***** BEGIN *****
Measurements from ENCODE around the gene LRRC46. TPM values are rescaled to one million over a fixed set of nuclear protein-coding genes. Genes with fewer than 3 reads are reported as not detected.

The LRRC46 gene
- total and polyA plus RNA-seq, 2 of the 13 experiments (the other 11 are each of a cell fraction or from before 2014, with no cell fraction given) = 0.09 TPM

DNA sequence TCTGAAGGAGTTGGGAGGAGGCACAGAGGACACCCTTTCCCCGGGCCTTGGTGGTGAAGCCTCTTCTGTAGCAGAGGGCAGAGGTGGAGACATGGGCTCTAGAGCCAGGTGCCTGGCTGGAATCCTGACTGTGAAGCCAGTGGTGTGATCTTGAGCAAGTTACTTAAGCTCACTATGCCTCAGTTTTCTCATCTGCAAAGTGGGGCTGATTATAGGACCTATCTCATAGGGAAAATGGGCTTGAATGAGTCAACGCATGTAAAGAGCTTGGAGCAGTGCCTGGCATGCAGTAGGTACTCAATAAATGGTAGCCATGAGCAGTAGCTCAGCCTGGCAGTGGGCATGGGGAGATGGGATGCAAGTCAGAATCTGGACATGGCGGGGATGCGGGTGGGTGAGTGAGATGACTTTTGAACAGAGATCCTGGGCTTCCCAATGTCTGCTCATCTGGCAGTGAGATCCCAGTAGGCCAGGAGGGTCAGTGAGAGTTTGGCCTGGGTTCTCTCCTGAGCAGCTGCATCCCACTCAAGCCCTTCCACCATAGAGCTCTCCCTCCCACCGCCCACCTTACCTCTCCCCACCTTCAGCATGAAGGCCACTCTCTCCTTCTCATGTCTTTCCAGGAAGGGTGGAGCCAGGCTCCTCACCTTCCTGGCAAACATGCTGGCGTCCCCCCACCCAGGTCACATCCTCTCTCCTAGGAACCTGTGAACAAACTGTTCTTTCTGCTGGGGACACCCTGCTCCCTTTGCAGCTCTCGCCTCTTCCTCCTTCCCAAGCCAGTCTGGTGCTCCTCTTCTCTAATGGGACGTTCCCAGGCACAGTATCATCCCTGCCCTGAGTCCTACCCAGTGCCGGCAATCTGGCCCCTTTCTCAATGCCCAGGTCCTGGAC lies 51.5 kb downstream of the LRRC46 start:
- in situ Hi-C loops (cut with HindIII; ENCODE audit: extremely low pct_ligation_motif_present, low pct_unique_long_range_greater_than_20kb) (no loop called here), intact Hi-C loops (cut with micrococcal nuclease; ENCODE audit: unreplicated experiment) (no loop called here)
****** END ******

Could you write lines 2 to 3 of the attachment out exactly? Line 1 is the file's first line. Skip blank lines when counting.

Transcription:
The LRRC46 gene
- total and polyA plus RNA-seq, 2 of the 13 experiments (the other 11 are each of a cell fraction or from before 2014, with no cell fraction given) = 0.09 TPM